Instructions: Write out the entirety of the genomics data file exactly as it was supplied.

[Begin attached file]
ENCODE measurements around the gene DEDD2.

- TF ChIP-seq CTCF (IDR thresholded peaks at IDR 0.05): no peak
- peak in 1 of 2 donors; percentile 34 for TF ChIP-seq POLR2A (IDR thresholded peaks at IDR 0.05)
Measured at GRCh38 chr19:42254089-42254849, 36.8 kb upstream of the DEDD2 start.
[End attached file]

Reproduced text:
ENCODE measurements around the gene DEDD2.

- TF ChIP-seq CTCF (IDR thresholded peaks at IDR 0.05): no peak
- peak in 1 of 2 donors; percentile 34 for TF ChIP-seq POLR2A (IDR thresholded peaks at IDR 0.05)
Measured at GRCh38 chr19:42254089-42254849, 36.8 kb upstream of the DEDD2 start.